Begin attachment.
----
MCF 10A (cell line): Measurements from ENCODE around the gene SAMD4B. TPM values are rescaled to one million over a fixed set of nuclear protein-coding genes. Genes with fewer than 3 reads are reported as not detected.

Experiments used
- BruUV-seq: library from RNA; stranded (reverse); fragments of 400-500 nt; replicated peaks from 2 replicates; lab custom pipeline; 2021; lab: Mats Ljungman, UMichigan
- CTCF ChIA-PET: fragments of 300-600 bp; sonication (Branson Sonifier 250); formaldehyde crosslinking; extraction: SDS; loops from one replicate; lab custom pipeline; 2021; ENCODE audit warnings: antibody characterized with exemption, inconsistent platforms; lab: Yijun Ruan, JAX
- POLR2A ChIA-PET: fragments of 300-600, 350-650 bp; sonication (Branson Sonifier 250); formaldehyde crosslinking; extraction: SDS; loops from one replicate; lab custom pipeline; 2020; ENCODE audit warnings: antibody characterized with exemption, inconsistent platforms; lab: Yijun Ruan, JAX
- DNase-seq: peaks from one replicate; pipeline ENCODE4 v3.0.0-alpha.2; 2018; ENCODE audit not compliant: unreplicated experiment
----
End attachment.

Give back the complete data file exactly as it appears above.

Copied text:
MCF 10A (cell line): Measurements from ENCODE around the gene SAMD4B. TPM values are rescaled to one million over a fixed set of nuclear protein-coding genes. Genes with fewer than 3 reads are reported as not detected.

Experiments used
- BruUV-seq: library from RNA; stranded (reverse); fragments of 400-500 nt; replicated peaks from 2 replicates; lab custom pipeline; 2021; lab: Mats Ljungman, UMichigan
- CTCF ChIA-PET: fragments of 300-600 bp; sonication (Branson Sonifier 250); formaldehyde crosslinking; extraction: SDS; loops from one replicate; lab custom pipeline; 2021; ENCODE audit warnings: antibody characterized with exemption, inconsistent platforms; lab: Yijun Ruan, JAX
- POLR2A ChIA-PET: fragments of 300-600, 350-650 bp; sonication (Branson Sonifier 250); formaldehyde crosslinking; extraction: SDS; loops from one replicate; lab custom pipeline; 2020; ENCODE audit warnings: antibody characterized with exemption, inconsistent platforms; lab: Yijun Ruan, JAX
- DNase-seq: peaks from one replicate; pipeline ENCODE4 v3.0.0-alpha.2; 2018; ENCODE audit not compliant: unreplicated experiment